Carbondale man gets two years of probation on drug conviction
The Aspen Times
A native of South America who in July was convicted by a Pitkin County jury of felony cocaine possession was sentenced on Monday.
Fernando A. Fuentes-Silva, 30, of Carbondale, received two years of supervised probation. But in handing down the sentence, District Judge Gail Nichols pointed out that the conviction makes Fuentes-Silva a likely candidate for deportation.
“Your best chances with immigration (officials) are going to be full compliance with probation,” Nichols said.
The jury returned the guilty verdict on July 29 in a trial lasting less than two days. At the time, the case against Fuentes-Silva was nearly two years old: He was arrested near a bike path outside of Truscott Place apartments in the early morning hours of Sept. 6, 2012, accused of holding more than 4 grams of cocaine contained in separate plastic bindles.
Felony prosecutor Andrea Bryan asked for 30 days of jail time in addition to probation. She said it was apparent that Furentes-Silva feels sorry for himself, but questioned whether he has accepted full responsibility for the infraction. Fuentes tested positive for cocaine during a probation office evaluation for his presentencing report, but he claims the test result was in error and that he has not used cocaine since the morning of his arrest.
Nichols declined to add jail time to his sentence, citing the likelihood of his deportation. “I see no reason for jail,” the judge said.
Defense attorney Beth Krulewitch described Fuentes-Silva as a hardworking man with two jobs who was convicted of a victimless crime. She said he is not a drug dealer — the cocaine was for personal use, and he was honest and helpful when questioned by Aspen police before and after the arrest.
The conviction has taken a toll on his family in the Roaring Fork Valley, Krulewitch said.
“He has family here who love him and friends here he cares about,” she said. “He feels terrible and is sorry for what he has done.”
Deportation would be a penalty worse than any sentence the judge could impose, Krulewitch added.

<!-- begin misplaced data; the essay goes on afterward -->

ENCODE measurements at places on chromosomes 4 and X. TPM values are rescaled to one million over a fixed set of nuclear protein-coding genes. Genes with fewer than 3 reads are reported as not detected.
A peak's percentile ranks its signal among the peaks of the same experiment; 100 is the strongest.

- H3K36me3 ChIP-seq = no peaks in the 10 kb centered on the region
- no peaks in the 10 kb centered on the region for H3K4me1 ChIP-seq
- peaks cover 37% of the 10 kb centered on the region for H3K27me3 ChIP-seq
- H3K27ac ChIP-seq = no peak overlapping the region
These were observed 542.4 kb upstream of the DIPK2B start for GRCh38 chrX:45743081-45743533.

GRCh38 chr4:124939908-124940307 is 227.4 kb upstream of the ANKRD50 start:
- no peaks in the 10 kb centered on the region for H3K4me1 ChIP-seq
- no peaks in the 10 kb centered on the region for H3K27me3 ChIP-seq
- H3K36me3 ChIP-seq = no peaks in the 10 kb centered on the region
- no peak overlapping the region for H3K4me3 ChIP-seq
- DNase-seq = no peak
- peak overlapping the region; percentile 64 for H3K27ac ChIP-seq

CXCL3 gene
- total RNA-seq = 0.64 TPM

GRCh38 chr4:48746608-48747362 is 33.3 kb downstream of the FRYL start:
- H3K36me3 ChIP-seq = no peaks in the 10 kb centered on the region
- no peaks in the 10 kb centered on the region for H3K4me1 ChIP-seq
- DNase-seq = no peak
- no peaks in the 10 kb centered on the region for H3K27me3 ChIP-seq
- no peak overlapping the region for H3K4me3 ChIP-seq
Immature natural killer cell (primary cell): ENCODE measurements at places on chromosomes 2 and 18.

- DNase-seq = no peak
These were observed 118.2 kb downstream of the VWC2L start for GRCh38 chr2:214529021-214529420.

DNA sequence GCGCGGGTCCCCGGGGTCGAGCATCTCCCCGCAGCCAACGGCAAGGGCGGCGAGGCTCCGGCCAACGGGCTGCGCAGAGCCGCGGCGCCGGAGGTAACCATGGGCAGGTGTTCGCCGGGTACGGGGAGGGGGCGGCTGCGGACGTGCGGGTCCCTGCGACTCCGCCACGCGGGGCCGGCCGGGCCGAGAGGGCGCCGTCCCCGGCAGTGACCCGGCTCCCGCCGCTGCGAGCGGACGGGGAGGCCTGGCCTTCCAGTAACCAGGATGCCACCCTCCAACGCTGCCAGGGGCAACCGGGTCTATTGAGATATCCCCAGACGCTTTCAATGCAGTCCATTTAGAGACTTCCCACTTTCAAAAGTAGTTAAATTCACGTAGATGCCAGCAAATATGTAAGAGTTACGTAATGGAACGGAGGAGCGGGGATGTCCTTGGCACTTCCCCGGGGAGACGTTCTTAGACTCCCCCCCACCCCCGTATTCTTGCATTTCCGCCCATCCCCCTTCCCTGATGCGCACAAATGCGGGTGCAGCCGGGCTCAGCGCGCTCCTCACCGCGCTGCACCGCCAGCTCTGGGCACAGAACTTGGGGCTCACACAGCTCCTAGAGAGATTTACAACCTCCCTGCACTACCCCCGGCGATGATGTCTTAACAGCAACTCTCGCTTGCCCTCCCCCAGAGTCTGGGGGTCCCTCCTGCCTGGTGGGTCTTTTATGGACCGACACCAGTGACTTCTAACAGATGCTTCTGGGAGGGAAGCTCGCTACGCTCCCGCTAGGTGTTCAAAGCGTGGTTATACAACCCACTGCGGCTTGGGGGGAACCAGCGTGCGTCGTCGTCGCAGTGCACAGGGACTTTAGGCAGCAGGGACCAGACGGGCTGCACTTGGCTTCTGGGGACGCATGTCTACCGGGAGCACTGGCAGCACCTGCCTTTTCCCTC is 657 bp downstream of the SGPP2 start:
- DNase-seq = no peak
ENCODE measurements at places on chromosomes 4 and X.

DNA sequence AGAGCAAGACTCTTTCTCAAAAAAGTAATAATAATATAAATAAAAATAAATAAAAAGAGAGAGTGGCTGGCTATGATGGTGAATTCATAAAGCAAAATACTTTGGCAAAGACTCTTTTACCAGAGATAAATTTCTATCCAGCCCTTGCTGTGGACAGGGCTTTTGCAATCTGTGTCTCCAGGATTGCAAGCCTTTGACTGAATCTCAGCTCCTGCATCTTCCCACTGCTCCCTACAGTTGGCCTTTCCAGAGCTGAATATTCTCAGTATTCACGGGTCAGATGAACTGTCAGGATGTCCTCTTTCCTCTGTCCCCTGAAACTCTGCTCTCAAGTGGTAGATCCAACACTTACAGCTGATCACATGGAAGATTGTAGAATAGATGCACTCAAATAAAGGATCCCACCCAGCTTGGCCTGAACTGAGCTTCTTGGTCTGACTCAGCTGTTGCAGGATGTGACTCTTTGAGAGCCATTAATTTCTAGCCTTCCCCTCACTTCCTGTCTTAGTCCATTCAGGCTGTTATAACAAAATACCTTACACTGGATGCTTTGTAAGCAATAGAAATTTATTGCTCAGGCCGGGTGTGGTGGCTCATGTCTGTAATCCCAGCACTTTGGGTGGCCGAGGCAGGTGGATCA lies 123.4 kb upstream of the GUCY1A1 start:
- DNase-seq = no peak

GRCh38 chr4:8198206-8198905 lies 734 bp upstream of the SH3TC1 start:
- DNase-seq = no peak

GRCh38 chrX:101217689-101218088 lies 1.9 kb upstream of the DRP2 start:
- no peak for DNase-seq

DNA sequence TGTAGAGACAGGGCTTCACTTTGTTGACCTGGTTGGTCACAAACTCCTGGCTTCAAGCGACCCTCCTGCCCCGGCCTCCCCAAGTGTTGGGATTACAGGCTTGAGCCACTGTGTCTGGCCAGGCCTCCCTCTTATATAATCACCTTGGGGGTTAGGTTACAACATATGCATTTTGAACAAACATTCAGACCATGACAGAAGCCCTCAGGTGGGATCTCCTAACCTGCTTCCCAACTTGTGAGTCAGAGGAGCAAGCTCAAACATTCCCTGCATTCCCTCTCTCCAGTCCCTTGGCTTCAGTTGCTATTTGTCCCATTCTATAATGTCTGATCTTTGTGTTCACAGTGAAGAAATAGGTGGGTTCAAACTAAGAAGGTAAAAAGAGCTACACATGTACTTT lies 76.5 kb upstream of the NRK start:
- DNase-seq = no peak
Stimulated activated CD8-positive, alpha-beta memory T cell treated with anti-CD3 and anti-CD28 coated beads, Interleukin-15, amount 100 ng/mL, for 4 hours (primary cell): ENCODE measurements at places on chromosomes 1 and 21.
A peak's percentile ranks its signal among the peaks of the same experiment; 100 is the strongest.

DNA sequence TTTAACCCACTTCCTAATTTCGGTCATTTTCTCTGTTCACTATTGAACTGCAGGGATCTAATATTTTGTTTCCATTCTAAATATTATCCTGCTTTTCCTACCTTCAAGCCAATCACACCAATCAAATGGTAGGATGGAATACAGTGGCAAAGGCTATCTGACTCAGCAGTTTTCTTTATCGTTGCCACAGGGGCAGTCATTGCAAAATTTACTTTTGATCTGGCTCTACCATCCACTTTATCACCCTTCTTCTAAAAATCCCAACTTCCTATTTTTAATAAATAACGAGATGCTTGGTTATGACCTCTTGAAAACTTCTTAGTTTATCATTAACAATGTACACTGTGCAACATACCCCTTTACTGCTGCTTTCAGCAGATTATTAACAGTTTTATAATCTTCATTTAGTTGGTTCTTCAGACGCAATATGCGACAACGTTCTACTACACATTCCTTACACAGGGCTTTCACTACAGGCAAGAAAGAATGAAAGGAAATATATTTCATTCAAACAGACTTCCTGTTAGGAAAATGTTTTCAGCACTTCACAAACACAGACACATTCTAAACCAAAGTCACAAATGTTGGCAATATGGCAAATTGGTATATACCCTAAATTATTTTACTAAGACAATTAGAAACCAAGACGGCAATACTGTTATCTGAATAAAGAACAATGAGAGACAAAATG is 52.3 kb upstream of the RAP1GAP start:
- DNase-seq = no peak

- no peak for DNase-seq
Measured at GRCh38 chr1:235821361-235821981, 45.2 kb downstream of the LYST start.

While Nichols pointed out the strong chance that Fuentes-Silva will be picked up by U.S. Immigration and Naturalization Service officials, she also reminded him to comply with all probation stipulations — including random tests for drug and alcohol use — in the event that he obtains release.
According to court documents, Fuentes-Silva was prepared to plead guilty and receive a disposition in late 2012, but he later switched attorneys and changed his plea to not guilty when he learned that a conviction could result in deportation.
Support Local Journalism
Support Local Journalism
Readers around Glenwood Springs and Garfield County make the Post Independent’s work possible. Your financial contribution supports our efforts to deliver quality, locally relevant journalism.
Now more than ever, your support is critical to help us keep our community informed about the evolving coronavirus pandemic and the impact it is having locally. Every contribution, however large or small, will make a difference.
Each donation will be used exclusively for the development and creation of increased news coverage.
Start a dialogue, stay on topic and be civil.
If you don't follow the rules, your comment may be deleted.
User Legend: Moderator Trusted User
A standoff between Garfield County and state public health officials over COVID-19 restrictions for certain business sectors in the county leaves Glenwood Springs stuck in the middle.